The Intellectual Property and Communications Omnibus Reform Act of 1999 is passed. This law makes a number of amendments to the United States Patent Law and also includes provisions intended to curtail cybersquatting and to deal with satellite home viewing and rural local television signals. The changes to the United States Patent Law include providing for early publication of patent applications where equivalent applications are published abroad, the protection of inventors using the services of invention promotion services and first inventor (prior user) defense for prior users of business methods. Other changes were also made to the US Patent Law. You can learn more by referring to the following articles: US Patent Law Amendments 1999 and United States – 1999 – 2000 Revisions of the Patent Law and Rules.

The Publication Law was a huge change in our patent laws – it was also a breach of the social contract between the inventor and society.  Harmonization was again the justification for this change that destroyed the fundamental basis of our patent laws.

2002

Amendments relating to re-examination practice to try to make this option more useful and to clarify the law on the effect of a third party’s prior PCT application on a later-filed U.S. application.

This is another provision to harmonize our patent laws with other countries.

2004

Jon Dudas appointed as Director of the Patent and Trademark Office (PTO).  He institutes Rejections equals Quality.

Mr. Dudas is not a patent attorney, never passed the patent bar, never filed for a patent, never worked for a technology company.  But, like many of our government bureaucrats he knew more than anyone.  During his tenure he almost completely destroyed our patent system.  His actions were traitorous.

2006

eBay Inc v. MercExchange, L.L.C., 547 U.S. 388 (2006) holding that a permanent injunction should not automatically issue as part of a judgment of infringement.

This case was based on a mischaracterization by the Supreme Court that enforcing patent rights is an injunction and an equitable remedy.  In a patent case, an order that the infringer stop infringing is enforcing the inventor’s patent rights, it is not an equitable remedy.

2007

Medimmune, Inc. v. Genetech, Inc., 549 U.S. 118 (2007), Supreme Court overturns a long-standing rule that a licensed patent user cannot file a declaratory judgment action when they have not breached the license terms.

KSR International v. Teleflex, 550 U.S. 398 (2007) the Supreme Court makes it easier to find a patent invalid and harder to obtain a patent by changing the standard for obviousness from an objective standard to a subjective standard.

2010

In re Bilski, Supreme Court changes the standard of patentable subject matter, from everything under the sun made by man to a confused standard.  The Court stated the machine or transformation test is not the sole test but many of the Justices wanted a categorical rule against business methods.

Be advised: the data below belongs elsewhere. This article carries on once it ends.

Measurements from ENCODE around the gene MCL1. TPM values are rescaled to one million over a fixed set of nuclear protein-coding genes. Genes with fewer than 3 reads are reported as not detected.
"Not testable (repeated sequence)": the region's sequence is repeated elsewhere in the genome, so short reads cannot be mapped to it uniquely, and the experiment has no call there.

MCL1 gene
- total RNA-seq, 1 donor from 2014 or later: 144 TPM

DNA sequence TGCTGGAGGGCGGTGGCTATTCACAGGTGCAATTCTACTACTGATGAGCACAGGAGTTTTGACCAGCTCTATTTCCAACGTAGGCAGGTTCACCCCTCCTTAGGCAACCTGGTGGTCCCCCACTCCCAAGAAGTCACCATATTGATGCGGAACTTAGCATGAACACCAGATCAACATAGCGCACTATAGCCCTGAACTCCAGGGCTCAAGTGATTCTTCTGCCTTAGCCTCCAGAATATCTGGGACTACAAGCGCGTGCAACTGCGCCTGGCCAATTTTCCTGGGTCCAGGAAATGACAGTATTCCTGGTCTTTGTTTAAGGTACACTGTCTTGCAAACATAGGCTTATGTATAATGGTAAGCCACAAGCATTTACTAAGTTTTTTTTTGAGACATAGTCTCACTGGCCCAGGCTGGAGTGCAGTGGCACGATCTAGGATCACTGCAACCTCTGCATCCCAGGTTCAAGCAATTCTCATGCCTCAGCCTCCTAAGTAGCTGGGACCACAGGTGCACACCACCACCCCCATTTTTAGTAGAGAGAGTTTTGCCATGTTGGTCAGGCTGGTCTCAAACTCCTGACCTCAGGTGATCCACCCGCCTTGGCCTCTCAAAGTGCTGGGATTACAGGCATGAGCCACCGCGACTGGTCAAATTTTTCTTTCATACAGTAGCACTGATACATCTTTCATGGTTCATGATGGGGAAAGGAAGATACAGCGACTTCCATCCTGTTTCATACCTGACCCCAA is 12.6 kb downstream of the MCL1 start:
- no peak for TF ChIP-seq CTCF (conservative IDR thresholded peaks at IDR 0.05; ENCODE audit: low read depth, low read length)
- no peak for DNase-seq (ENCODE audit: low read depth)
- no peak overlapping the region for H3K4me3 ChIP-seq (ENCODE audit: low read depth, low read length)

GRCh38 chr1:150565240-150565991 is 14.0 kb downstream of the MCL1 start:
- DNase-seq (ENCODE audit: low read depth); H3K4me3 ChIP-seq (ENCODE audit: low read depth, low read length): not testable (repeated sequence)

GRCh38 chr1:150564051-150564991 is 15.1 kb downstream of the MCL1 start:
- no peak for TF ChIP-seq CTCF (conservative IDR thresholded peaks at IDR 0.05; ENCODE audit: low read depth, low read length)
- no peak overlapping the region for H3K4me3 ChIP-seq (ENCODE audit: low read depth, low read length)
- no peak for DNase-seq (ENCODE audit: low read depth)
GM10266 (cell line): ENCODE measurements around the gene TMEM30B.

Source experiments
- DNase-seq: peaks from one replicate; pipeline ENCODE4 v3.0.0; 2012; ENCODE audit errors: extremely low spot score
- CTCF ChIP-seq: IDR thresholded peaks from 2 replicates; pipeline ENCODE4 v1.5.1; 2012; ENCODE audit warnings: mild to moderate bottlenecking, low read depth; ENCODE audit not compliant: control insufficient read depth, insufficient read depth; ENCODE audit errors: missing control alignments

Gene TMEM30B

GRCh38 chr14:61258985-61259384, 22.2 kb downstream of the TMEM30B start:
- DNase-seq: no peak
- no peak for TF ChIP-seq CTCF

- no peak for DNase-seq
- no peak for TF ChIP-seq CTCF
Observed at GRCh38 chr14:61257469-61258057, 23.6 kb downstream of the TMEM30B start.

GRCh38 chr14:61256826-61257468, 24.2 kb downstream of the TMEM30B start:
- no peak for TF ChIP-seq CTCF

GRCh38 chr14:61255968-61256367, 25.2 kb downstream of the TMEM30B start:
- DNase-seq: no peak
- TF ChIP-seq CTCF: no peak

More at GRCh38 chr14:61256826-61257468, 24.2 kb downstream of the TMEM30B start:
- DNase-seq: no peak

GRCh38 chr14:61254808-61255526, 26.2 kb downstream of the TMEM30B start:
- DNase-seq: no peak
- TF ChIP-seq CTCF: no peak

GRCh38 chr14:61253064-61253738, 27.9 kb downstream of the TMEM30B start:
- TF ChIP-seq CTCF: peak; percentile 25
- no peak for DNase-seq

How can anyone suggest that the last comprehensive changes to our patent laws were fifty years ago??


I want to thank Ladas and Perry.  Much of the information about the patent law changes was found at the Ladas and Perry website http://www.ladas.com/Patents/USPatentHistory.html

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September 16, 2010 - Posted by | -Law, Patents | , ,

4 Comments »

  1. By same logic, the US Constitution has not undergone a major substantive “reform” for about 200 years.

    Before we waste our time on the merely 50-years-since patent law, we should totally reform the 200-years-since US Constitution to “harmonize” it with the laws of China, Iran and other such First World nations.

    Here are some “fair” and balanced Constitution “reform” ideas: (1) All citizens are equal but wealthy bankers and corporate citizens are more equal than others. (2) The life term of citizens who do not pay a periodic maintenance fee shall be cut short. (3) Non-corporately practicing citizen entities shall be subject to ex-parte and inter-parte reexaminations at any time during their lives, the reexamination to be conducted as seen fit by a czar appointed by a Deputy Under Secretary of a US Government Department (i.e. Commerce Dept.)

    And that’s only the beginning of much needed “reform” and “harmonization” for our otherwise not majorly reformed in the last 200+ years Constitution.

    Comment by step back | September 17, 2010 | Reply

  2. Yes, and property shall be distributed based on scarcity – as opposed to creation. By edict of Czar Stephan Kinsella.

    Comment by dbhalling | September 17, 2010 | Reply

  3. And read my lips: No new Texas.

    We need to take America “back”

    … to where she was before those un-conservative
    Founding Fathers innovated onto this Earth a Nation
    whose aims were pursuit of happiness and securing for ourselves and our progeny a more perfect union that promotes the general welfare as well as progress of science and the useful arts.

    Comment by step back | September 17, 2010 | Reply

    • Yes, we need good old fashion values like those proposed by the great Kathleen Sebelius. Off with the heads of those siditious people who dare contradict that the wise ruling class. The first amendment needs to be updated – it hasn’t changed in over 200 years.

      Comment by dbhalling | September 17, 2010 | Reply